Tackling the housing crisis with prefab homes

04.02.2019
News
Ilke Homes prefab house

With increasing pressure to build new homes throughout England, a Yorkshire factory has begun production of fully-fitted three bedroom homes with a low starting price of only £65,000. 

Currently, the factory can produce eight houses a day, ready to be loaded onto lorries and delivered across the country.

While the length of time it takes to build a traditional house is 40 weeks, making prefab homes is much quicker at around 10 days in total.

Ilke Homes have said they’ll be able to produce 2,000 homes a year, eventually rising to 5,000, putting it into the top echelon of volume house builders in the country.

The Housing Secretary, James Brokenshire, speaking at the opening of the Knaresborough site on Thursday, said the factory would help the government reach an annual target of 300,000 new homes in England. Last year nearly 220,000 homes were built. 

"This is about challenging the ways we have done things in the past. We want to see 300,000 homes being delivered by the mid-2020s, so we need to scale up and build more, better and faster. And that is precisely what this facility is about," he said.

Once constructed, the houses are transported on low-loader lorries throughout the night and, despite a record 36 hours for assembling one of their houses, the average build time will be one to two weeks.

The homes are bolted together on site and come with a fully fitted kitchen and bathroom with plumbing and electrics included.

The low price tag of £65,000 - £75,000 is likely to double or triple once the cost of land, on-site assembly and connecting the home to services is accounted for.

Quality homes of the future?

The term prefab is often associated with low quality and post-war emergency housing. However, Ilke are promising homes built to a higher standard with lower energy bills than houses built the traditional way.

Alongside Ilke, L&G have recently opened a factory in Yorkshire to produce prefab homes. Rosie Toogood, of L&G Modular, said the company aimed to completely disrupt the existing model for building homes.

"We are building a new industry here, designing in different ways and redefining the housebuilding process. We are changing the supply line, and building at a pace never seen before."

Comments

Prefab Homes

Submitted 2 months 1 week ago

So explain to me where the pride in ones work comes into this? Where is the skill? What was the point in thousands of builders gaining time served experience and knowledge to be set aside by rubbish like this? Yes, lets now put up carboard boxes and call them houses oh and thanks again for making it now even harder for professional skilled builders to get work and build quality homes when we have to compete against this rubbish !!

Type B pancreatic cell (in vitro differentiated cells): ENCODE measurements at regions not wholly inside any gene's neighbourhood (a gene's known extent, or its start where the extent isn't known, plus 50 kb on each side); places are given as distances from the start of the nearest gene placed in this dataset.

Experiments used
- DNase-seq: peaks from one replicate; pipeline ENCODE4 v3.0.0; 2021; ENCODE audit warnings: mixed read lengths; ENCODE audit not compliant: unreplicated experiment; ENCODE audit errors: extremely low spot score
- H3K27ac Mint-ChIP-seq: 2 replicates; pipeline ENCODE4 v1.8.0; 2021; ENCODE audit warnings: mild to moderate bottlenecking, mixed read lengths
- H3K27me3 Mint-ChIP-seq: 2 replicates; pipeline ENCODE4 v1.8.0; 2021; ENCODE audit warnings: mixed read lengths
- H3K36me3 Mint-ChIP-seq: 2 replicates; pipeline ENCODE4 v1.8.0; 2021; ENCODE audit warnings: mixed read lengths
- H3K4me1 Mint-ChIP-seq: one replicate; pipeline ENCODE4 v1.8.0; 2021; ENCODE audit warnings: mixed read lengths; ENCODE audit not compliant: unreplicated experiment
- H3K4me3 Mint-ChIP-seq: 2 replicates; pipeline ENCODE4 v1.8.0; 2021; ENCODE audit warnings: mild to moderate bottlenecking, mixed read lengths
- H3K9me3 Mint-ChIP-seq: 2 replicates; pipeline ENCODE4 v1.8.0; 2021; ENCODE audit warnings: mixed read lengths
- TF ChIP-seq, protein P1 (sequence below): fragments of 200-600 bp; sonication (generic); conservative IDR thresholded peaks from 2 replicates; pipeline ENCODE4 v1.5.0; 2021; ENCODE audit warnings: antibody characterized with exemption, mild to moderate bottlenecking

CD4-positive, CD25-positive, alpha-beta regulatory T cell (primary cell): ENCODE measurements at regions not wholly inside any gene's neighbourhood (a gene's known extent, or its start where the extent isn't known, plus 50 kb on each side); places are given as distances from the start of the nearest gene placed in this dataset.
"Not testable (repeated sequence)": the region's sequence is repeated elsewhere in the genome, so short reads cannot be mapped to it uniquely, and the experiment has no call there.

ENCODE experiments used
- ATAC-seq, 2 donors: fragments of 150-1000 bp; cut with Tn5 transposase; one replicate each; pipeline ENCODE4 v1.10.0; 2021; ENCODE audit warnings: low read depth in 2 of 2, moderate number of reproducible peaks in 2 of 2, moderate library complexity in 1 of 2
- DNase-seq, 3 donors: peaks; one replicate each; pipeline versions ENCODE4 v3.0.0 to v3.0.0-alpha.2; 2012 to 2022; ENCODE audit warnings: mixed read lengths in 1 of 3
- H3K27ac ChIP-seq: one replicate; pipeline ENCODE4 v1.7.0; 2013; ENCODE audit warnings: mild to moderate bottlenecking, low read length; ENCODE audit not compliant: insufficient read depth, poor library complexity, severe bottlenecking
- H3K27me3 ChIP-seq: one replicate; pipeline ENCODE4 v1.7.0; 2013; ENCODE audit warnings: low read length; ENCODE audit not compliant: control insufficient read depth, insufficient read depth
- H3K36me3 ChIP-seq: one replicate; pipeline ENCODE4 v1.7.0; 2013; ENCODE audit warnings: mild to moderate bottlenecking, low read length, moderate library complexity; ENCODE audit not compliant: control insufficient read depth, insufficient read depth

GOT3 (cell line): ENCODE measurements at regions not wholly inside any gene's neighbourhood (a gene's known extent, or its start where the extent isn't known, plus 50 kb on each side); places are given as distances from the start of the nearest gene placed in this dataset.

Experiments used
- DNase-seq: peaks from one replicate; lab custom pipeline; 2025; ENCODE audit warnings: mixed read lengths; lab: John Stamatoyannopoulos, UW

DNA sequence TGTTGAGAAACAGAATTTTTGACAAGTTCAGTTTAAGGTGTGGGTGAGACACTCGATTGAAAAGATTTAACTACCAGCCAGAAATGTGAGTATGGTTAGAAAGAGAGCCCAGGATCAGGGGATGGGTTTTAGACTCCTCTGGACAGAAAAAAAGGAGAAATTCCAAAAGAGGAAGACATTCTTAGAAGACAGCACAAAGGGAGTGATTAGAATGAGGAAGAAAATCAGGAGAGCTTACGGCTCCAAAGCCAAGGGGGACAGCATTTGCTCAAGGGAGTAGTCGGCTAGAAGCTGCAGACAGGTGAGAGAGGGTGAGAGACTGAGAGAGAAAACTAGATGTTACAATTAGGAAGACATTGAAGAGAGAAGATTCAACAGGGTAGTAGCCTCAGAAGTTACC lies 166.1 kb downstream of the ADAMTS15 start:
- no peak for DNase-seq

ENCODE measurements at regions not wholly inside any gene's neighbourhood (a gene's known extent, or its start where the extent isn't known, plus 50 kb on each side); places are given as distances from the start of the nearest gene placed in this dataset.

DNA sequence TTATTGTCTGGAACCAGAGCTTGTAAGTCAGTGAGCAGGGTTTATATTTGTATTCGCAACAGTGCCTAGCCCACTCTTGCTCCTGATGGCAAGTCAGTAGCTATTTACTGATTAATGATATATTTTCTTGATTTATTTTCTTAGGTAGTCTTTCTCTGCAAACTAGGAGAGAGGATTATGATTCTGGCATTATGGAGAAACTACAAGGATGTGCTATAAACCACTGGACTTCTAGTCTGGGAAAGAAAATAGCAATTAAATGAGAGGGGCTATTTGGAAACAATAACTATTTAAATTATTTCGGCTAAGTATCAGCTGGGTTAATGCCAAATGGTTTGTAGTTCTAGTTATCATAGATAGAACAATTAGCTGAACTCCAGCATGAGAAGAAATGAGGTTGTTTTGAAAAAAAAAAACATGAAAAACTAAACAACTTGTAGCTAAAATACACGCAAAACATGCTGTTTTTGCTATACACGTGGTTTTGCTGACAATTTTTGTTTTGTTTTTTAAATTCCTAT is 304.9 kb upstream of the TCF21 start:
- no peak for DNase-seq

Prefab Homes

Submitted 2 months 1 week ago

What a childish comment! Many skilled workers will be employed within the factories to produce the homes - carpenters, electricians, plasterers, plumbers etc - all able to work 24/7 without loss of time for weather and without compromising the quality of their work due to poor site conditions. Also, there are not enough professional skilled workers to build houses outside in the traditional manner - so there is plenty of scope for everyone.

Prefab homes

Submitted 2 months 1 week ago

This article refers to "prefab homes" being associated with Inter-war construction, where faced with a similar need to construct houses / living accommodation quickly, alternative methods of construction, including concrete panel, steel frame, timber frame, etc. were utilised to provide a greater number of homes following the first World War.
In the 1970's?, the BRE conducted a survey of the various methods of construction, and many were found - for various reasons, to be "defective" forms of construction, providing properties, which had issues with corrosion, water ingress, structural failures / issues etc. In the 1980's, timber frame went through a similar phase, - however, a recent report suggested that only a small percentage of those timber framed properties identified in that report suffered from failure issues.
I can see a similar situation arising with some of the forms of construction being promoted today, where properties / construction methods will give us properties with a shorter life span, increased maintenance problems, and failures due to "mass production". Time wise - MMC units are potentially quicker, but is reliant on repetition from suppliers to achieve the turnover of units per day / week as this article.
Cost wise - Would appear to be equal to traditional construction, but from current experience, traditionally constructed properties will have a longer life span in the region of 60 years, rather than 25 years?

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